Search for healing waters leads to Pennsylvania


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Jun 10, 2023

Search for healing waters leads to Pennsylvania

Like a prize at the end of a footrace, many people chase after lasting

Like a prize at the end of a footrace, many people chase after lasting youthfulness. Even Ponce de Leon is rumored to have had his eyes set on finding the fountain of youth when he landed on the shores of what is now Florida.

A common theme of myths and legends, eternal youth has eluded men since the beginning of time. I find it hard to imagine the reality of an actual fountain of youth, however, I do think healing water is possible.

Even in my local area, Native American tribes had a deep reverence for specific springs of salt water. While it's hard to draw a line between fact and fiction, there is some validity to the claims when the mineral content of the water is examined.

I first became interested in the topic after soaking in hot springs in Wyoming. The hot springs in Thermopolis, Wyoming, were recorded as early as 1895 as having healing properties. The claims went as far as saying the water could cure bullet wounds and even paralysis.

As time went on, the mineral content was analyzed. The water contains over 27 minerals including calcium, sodium, magnesium, zinc and copper.

It is thought that Ponce de Leon might have been motivated by stories about an island with healing water. About 50 miles east of Miami is a chain of islands in the Bahamas called the Bimini Islands.

Within a shoreline mangrove swamp only accessible by boat, a spot made famous by local legends is located. Now known as the Healing Hole, for centuries the water has been exalted for its healing properties. Like other bodies of water with high salt concentrations, the water rejuvenates skin and muscles. The water contains sulfur, lithium and alpha radiation.

The Fountain of Youth Archaeological Park is located in St. Augustine, Florida. Although there is no evidence to validate the claims, it is a tribute to the place where Ponce de Leon supposedly landed.

From as far back as 1860, the land was used as a tourist attraction. There were many fabricated stories to entice visitors. After decades of study, the land where the Park is located was identified as the oldest continuously inhabited European settlement in North America.

When I saw a picture of a "Fountain of Youth" in Pittsburgh, I had to investigate. The picture showed an engraved circular stone in the center, resting on a stacked stone entrance to a dark room. Extending from both sides of the entrance, stoic stone walls were built into the hillside.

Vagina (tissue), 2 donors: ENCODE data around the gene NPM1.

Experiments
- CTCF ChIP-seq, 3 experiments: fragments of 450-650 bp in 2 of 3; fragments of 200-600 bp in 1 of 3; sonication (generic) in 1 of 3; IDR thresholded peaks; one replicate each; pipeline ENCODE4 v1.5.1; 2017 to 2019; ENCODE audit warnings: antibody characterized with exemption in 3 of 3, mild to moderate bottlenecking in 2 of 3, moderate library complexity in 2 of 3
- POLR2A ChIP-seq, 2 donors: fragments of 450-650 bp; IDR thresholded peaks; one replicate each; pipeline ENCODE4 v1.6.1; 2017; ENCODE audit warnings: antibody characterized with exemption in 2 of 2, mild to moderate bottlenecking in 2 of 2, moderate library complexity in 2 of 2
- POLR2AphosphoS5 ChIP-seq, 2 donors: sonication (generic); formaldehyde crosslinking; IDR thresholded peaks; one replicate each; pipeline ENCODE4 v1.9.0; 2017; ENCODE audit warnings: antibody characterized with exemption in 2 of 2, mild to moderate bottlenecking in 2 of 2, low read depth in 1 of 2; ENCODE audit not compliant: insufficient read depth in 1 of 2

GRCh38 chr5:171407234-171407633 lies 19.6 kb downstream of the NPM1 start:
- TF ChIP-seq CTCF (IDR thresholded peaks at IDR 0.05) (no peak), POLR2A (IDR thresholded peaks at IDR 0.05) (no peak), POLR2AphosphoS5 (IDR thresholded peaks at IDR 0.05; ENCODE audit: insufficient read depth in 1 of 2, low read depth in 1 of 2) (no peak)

The workmanship was impressive, and I was intrigued. I knew I had to see it when I realized it was located in North Park, an Allegheny County Park near Wexford, Pennsylvania.

On a recent trip to Pittsburgh, my daughter and I decided to find the Fountain of Youth. Once we were in the park, I thought it would be adventurous to find it just by driving along Kummer Road, without using GPS.

I wanted to be surprised and find it, like a treasure hunt. She wanted to use the maps app and not get lost or miss it. As it turned out, I was heading in the right direction.

She entered "Fountain of Youth" and sure enough, the location popped up on her map. It took us to a narrow section to pull off on the side of the road. The stones for the fountain could be clearly seen from the road, but the path to get there was a little bit of an adventure.

There was a steep embankment to climb down to a small stream. Then, we walked up a sloping path towards the stones. Unfortunately, there was some graffiti on the beautiful mason work.

We paused in front of the entrance. Should we enter? I was worried about snakes. She was worried about everything. We had to go in and see what was inside. There wasn't much inside other than more stones. We could see a central square where the pump was probably originally located.

The impressive stonework was done by the Works Fountain of Youth Progress Administration in the late 1930s. The year 1939 could be found on the masonry. It was a popular location for locals to get fresh spring water, but it is uncertain why it was dubbed the Fountain of Youth and created to resemble a Roman grotto.

Eventually, in the 1950s, the tap was removed from the springhouse. The first problem was a mechanism failure and later it was determined the water contained a high level of bacteria.

Sadly, we missed our chance to chug healing water by mere 67 years. We did, however, enjoy the novelty of finding a Roman grotto in the woods of Pennsylvania.

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